|Released by Fleischer Studios | Directed by Dave Fleischer
Run time: 6 minutes
Betty Boop for President: Boop-A-Doop-Gate
“What this country is in need of is a lot of heidi ho, boop-a-doop, and chocolate ice cream!”
Released just before the 1932 Presidential election, “Betty Boop for President” imagines the squeaky flapper as a major presidential candidate. In sticking with the series’ trademark surrealistic bent, Betty’s promises range from limousines for street cleaners, a giant umbrella to cover Manhattan, privacy booths for dogs and fire hydrants, and they even go so far as to suggest a new penalty for those on death row– the electric chair would now turn you gay. Her opponent, Mr. Nobody, has a retinue that mostly relies on ‘Who cares?’, causing hisses from the audience. No doubt Betty is exactly what the doctor ordered.
It’s definitely a harmless bit of fluff, though moments where Betty’s face morphs into those of Herbert Hoover and Hoover’s 1928 general election opponent, Al Smith, may be a little confusing. But those are few, and the moments where Betty stands in front of a rowdy state house divided evenly between elephants and donkeys squabbling on minor points instead of big issues is undoubtedly timeless.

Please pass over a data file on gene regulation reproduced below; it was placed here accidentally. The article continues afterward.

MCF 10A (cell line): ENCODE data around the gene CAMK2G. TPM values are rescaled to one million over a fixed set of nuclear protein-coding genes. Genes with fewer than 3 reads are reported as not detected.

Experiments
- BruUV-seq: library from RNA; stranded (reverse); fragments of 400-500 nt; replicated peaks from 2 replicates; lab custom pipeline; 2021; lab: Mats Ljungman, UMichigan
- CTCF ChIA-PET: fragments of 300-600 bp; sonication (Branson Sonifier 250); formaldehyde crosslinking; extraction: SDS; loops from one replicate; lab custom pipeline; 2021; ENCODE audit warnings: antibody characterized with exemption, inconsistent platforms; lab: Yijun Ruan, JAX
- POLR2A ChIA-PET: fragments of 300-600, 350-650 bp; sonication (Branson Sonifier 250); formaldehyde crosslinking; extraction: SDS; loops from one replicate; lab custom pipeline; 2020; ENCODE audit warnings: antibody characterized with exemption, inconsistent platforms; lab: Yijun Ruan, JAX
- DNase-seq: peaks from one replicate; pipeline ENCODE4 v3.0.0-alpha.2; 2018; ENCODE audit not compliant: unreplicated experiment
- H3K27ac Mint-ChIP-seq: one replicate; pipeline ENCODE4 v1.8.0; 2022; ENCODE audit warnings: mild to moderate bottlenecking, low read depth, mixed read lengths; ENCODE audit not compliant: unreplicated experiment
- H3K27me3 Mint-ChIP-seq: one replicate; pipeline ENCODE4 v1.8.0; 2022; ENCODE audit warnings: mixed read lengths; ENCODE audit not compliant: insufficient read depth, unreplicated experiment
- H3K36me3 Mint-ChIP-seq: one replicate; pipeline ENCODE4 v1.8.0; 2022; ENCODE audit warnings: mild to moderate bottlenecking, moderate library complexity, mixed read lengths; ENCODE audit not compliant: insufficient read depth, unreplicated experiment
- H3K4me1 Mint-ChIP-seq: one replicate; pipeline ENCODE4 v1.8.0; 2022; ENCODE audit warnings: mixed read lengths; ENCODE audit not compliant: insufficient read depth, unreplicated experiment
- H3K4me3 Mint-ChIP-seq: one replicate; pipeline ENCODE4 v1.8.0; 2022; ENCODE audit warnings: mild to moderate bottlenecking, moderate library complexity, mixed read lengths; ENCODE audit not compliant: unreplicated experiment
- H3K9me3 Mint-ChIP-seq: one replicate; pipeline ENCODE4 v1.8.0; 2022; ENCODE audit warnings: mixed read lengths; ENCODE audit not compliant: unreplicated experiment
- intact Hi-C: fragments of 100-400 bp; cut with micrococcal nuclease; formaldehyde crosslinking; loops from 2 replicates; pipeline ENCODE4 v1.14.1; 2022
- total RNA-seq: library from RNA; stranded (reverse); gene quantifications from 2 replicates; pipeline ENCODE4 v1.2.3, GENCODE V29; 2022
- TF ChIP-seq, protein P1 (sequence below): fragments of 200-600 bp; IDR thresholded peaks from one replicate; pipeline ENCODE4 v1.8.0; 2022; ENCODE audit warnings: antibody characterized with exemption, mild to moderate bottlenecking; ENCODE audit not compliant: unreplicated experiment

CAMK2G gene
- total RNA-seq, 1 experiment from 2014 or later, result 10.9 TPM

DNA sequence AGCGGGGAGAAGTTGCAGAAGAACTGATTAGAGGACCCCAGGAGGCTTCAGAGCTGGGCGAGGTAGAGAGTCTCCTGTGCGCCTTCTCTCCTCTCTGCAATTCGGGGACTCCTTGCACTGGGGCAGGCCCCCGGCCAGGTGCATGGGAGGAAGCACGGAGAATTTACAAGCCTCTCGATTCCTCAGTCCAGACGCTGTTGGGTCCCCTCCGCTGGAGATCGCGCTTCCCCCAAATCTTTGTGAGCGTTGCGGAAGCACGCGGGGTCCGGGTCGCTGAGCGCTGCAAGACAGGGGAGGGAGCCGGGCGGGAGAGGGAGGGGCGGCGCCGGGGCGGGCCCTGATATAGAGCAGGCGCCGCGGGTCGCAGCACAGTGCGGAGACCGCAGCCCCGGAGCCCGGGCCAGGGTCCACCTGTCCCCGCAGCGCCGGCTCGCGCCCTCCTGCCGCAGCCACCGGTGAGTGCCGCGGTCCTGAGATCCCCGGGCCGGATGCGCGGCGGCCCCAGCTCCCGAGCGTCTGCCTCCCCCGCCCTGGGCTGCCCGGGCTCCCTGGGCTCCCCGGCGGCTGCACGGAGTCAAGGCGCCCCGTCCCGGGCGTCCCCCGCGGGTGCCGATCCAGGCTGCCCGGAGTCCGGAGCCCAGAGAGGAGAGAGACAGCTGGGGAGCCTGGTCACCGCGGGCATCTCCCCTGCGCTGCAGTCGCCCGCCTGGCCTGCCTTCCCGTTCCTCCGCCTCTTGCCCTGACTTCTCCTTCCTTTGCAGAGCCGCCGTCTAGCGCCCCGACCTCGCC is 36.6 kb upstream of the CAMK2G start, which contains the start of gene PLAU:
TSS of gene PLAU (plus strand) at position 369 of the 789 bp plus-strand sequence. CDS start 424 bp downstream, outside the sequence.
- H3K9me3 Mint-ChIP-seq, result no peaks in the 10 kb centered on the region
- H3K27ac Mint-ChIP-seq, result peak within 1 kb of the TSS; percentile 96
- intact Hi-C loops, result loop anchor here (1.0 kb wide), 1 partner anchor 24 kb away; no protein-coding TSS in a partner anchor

Click to enlarge. All of my images are taken by me– please feel free to reuse with credit!
Trivia & Links
- In, which I will admit up front, is one of the strangest things I have ever seen in my entire life, there was a film released in 1980 with the same title as this short. Betty Boop for President: The Movie, however, is actually a handful of old Fleischer cartoons that have simply been redrawn over, colorized and had their plots altered significantly to form one (vaguely) coherent one. It’s really awful and bizarre. If you don’t believe me, you can watch it here.
- Glenn Erickson, the DVD Savant, talks about the history of Ms. Boop for the curious.
Awards, Accolades & Availability
- Like all Betty Boop pre-Code cartoons, this one is in the public domain. You can find it on YouTube. It’s also available (in much slicker condition) on DVD and Blu-Ray over at Amazon.